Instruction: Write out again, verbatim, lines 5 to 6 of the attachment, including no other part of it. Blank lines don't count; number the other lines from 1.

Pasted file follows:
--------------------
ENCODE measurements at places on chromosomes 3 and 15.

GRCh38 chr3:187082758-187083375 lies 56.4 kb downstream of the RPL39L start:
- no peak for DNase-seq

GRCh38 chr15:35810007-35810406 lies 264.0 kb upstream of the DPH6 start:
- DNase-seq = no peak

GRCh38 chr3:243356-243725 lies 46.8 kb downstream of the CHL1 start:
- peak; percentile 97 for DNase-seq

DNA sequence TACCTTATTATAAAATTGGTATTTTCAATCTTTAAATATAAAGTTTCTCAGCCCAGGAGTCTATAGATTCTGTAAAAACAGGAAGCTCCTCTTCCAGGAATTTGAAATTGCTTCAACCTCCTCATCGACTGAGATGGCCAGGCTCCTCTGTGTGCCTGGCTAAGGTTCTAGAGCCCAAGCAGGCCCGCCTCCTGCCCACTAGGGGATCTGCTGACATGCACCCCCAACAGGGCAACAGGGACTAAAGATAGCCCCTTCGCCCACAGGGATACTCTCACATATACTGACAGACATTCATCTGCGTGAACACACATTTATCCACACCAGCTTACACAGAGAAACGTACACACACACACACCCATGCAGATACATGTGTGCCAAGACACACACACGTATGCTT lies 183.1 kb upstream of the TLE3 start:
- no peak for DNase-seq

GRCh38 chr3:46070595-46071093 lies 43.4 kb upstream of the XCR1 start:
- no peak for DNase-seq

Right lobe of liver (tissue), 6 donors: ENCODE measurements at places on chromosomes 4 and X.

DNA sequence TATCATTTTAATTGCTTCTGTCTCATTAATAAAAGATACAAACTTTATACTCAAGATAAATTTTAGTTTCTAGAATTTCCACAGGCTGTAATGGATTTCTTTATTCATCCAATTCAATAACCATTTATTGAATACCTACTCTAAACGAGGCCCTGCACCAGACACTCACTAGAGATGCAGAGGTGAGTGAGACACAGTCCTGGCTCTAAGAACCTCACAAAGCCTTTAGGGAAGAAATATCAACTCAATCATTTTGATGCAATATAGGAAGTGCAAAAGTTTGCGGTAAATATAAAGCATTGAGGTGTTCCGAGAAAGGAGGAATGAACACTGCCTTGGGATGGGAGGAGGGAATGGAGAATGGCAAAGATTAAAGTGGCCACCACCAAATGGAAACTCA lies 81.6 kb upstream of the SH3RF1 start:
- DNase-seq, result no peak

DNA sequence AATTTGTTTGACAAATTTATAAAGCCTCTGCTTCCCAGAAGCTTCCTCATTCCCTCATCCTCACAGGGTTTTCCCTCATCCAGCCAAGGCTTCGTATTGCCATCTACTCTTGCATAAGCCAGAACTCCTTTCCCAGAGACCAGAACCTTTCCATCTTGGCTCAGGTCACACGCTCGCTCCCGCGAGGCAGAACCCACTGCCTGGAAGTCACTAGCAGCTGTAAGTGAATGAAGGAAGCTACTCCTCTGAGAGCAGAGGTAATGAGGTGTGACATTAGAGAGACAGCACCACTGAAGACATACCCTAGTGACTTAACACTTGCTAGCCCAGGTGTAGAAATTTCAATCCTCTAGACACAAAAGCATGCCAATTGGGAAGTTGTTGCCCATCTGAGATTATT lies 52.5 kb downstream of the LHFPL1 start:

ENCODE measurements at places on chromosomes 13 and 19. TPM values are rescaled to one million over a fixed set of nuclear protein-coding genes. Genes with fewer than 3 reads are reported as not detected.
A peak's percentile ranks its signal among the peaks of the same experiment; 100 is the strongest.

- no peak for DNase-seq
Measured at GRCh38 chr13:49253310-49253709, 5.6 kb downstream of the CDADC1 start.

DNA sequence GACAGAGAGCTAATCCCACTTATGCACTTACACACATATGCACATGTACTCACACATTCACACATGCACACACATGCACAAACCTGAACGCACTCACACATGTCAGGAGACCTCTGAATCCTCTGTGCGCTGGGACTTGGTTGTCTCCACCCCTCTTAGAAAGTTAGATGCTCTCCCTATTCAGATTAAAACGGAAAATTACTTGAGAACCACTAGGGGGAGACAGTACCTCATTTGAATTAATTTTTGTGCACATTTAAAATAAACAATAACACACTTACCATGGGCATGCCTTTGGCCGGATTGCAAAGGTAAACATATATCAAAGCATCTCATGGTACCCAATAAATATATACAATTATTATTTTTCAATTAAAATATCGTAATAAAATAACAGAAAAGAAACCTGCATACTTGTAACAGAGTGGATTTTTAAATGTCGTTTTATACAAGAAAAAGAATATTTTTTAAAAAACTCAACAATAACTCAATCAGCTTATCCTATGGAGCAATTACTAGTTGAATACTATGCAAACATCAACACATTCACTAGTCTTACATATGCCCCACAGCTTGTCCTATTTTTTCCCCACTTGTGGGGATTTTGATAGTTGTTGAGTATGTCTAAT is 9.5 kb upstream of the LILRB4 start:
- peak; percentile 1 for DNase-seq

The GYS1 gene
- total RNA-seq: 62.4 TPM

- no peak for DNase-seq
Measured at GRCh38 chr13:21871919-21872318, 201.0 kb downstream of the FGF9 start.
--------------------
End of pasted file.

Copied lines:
- DNase-seq = no peak

GRCh38 chr3:243356-243725 lies 46.8 kb downstream of the CHL1 start: